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I saw sometimes a type object inside <> beside of another object type declaration. For instance:

NavigableMap<Double, Integer> colorMap = new TreeMap<Double, Integer>()
or
private final CopyOnWriteArrayList<EventListener> ListenerRecords =
new CopyOnWriteArrayList<EventListener>(); 

Could you give me an easy explication?

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Thank you very much to everyone! I'm ok now ;) and also thanks to edit the title in a right way!! Kind regards –  soneangel Feb 7 '10 at 20:51

7 Answers 7

up vote 9 down vote accepted

They're known as generics in java, and templates in C++.

http://java.sun.com/developer/technicalArticles/J2SE/generics/

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thank you very much! –  soneangel Feb 7 '10 at 20:35

These are called Generics. Here http://java.sun.com/docs/books/tutorial/java/generics/index.html is a tut from sun for them.

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thank you very much! –  soneangel Feb 7 '10 at 20:35

These are called Generics in Java. They give you a way to tell the compiler what type the collection is going to hold.

http://java.sun.com/j2se/1.5.0/docs/guide/language/generics.html

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They're called Generics, and allow the compiler to do type checking of contents of lists etc, and also reduces the amount of casting you have to do in your code.

It's also helpful when reading code, as you know what type of object can be put into the item in question, or what type to expect out of it.

Java's implementation isn't as thorough as C++, as Java's is only available at compile time.

At runtime, the type information is no longer available.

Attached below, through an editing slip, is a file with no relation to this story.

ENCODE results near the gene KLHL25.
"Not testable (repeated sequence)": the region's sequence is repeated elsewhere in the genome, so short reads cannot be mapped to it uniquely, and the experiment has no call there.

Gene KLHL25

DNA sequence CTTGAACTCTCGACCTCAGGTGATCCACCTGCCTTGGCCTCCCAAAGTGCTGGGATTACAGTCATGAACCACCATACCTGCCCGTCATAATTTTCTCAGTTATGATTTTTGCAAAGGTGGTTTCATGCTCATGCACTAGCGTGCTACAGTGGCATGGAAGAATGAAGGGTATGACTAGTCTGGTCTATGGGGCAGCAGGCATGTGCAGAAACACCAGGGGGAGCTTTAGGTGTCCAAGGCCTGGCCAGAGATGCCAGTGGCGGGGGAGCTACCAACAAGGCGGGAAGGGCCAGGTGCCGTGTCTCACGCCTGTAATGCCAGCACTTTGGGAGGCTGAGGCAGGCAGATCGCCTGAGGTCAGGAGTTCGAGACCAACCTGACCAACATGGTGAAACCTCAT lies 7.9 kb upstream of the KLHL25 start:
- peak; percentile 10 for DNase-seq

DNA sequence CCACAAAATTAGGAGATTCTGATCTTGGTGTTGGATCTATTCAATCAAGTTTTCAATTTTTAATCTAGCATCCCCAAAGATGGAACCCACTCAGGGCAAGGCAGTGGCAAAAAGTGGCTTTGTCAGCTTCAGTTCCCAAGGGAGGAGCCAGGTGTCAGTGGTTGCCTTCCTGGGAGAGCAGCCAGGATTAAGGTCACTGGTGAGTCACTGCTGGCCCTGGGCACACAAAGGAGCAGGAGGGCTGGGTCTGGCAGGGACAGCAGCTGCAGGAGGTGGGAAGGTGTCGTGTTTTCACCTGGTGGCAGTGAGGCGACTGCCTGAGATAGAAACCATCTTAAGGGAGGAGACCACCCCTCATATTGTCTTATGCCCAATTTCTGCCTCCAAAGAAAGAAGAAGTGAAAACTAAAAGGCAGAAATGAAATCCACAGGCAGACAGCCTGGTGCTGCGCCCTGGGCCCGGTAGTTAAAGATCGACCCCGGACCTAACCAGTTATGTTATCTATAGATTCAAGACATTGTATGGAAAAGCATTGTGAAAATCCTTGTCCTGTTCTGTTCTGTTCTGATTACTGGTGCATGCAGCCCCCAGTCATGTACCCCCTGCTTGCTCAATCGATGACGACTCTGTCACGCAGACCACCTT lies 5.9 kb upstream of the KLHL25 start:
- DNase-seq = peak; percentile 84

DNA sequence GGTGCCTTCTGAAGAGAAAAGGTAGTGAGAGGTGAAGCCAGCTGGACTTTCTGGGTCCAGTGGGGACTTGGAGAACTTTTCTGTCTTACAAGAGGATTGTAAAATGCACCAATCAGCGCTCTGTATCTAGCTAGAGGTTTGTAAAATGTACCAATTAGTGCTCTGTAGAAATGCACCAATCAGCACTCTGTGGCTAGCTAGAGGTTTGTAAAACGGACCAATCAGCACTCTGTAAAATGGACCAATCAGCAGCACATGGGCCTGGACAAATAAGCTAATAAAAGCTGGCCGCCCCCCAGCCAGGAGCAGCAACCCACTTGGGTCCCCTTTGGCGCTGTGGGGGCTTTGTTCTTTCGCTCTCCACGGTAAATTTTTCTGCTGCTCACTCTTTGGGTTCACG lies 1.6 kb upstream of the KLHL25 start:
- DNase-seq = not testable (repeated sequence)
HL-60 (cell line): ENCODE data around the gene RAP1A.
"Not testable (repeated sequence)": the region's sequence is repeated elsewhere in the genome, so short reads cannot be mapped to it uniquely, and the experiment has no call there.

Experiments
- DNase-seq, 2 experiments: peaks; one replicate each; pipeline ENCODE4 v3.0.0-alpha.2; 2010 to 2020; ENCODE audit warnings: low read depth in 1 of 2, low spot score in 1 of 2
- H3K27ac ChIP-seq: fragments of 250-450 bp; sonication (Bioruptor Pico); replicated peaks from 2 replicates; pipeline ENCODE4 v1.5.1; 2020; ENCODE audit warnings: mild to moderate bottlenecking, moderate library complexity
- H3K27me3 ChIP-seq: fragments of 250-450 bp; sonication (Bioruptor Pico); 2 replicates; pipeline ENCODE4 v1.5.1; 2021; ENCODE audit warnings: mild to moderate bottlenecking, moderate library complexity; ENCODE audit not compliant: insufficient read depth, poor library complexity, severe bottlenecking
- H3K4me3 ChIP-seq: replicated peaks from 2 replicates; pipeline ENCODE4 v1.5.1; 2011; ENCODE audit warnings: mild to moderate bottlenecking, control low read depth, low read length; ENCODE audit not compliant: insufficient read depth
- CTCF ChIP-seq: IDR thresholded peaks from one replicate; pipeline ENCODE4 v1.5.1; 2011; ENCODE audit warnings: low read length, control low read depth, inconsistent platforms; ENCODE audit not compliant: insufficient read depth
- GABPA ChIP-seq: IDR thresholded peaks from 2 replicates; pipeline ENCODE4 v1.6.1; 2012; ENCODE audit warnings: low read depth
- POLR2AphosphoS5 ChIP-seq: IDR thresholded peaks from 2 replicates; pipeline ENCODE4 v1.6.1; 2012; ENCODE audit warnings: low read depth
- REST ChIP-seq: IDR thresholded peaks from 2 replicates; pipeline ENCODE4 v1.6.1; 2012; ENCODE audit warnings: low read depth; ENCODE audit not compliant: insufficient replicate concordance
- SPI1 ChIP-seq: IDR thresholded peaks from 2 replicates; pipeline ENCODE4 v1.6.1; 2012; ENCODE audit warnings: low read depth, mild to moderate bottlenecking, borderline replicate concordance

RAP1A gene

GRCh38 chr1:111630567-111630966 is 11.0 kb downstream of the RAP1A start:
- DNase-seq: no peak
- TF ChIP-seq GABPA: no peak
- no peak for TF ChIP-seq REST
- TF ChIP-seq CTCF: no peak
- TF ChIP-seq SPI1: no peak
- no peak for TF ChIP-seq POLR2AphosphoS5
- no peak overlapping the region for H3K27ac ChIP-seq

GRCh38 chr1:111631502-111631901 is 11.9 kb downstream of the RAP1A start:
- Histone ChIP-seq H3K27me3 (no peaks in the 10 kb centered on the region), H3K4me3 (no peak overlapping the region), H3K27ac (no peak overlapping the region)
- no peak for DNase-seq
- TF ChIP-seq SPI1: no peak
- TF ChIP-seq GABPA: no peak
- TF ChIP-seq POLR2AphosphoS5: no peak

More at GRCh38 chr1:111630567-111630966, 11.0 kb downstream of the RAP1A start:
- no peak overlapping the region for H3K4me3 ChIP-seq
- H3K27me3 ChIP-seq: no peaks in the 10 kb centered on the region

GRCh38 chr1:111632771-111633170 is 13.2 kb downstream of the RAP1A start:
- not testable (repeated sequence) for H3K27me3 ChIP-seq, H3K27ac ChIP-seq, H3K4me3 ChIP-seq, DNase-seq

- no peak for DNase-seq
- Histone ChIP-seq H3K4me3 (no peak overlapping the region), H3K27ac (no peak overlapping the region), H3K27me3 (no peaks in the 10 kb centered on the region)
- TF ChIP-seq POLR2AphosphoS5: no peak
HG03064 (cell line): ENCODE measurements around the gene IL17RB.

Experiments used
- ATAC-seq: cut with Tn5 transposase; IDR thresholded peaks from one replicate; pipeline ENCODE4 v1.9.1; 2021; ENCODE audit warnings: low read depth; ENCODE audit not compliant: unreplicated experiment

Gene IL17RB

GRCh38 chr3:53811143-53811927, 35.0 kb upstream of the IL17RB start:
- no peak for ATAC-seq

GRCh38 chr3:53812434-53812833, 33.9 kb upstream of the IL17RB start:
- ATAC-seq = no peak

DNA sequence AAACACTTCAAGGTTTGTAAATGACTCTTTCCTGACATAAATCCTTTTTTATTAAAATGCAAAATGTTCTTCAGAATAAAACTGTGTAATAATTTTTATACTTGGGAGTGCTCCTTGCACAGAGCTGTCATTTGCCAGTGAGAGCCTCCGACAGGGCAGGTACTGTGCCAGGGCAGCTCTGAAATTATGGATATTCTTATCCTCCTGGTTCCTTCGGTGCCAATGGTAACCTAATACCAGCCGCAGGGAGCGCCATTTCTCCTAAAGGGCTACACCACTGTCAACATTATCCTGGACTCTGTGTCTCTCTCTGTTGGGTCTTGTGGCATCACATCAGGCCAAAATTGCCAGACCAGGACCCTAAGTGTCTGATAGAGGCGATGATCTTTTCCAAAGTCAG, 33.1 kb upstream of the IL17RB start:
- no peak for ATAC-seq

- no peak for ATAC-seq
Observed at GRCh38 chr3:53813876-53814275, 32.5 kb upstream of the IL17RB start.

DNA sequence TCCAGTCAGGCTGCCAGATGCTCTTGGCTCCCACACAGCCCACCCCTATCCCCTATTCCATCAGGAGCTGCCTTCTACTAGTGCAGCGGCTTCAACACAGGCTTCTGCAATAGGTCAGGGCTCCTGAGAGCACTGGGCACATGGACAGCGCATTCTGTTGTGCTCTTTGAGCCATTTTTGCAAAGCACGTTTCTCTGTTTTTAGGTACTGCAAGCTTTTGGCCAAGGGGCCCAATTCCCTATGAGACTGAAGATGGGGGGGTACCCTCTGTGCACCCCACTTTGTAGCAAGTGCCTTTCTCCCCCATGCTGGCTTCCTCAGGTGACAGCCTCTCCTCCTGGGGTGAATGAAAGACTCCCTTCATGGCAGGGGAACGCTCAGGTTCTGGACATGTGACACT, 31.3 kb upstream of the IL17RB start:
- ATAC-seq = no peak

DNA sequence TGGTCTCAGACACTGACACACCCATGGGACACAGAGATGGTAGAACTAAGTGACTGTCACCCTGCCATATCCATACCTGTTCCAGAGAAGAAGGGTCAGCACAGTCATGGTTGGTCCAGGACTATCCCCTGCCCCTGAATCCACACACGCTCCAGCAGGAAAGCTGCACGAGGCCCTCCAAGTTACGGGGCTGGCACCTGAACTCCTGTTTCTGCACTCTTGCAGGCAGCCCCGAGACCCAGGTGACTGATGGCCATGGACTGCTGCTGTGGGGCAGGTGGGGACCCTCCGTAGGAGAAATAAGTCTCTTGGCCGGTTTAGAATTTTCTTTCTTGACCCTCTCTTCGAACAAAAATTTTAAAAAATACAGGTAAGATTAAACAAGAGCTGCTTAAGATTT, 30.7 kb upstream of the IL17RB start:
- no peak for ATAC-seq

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As some others said before: Your dealing with Java Generics. They're in Java since SDK 1.5.

E.g:

new CopyOnWriteArrayList<EventListener>()

means that you're creating a new (concurrent) ArrayList which is able to store objects of type EventListener. If you would create an ArrayList the old (pre Java 1.5) way like:

new ArrayList()

All contained objects would be of type Object and you would have to cast them to their real type. See also http://en.wikipedia.org/wiki/Generics_in_Java#Motivation_for_generics.

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Very kind! Very easy explication! –  soneangel Feb 8 '10 at 17:08

They are Generics, classes that are written with one or more types left to be specified later, so they can be used with any type. The generics can be very useful for containers or algorithms, where the algorithm or the data structure used is independent from the actual type stored or manipulated.

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In your example TreeMap the key of the TreeMap has type Double and the value referenced by this key has the type Integer. And as already answered it's called generics. This is an extension introduced in java 1.5. This makes code more readable

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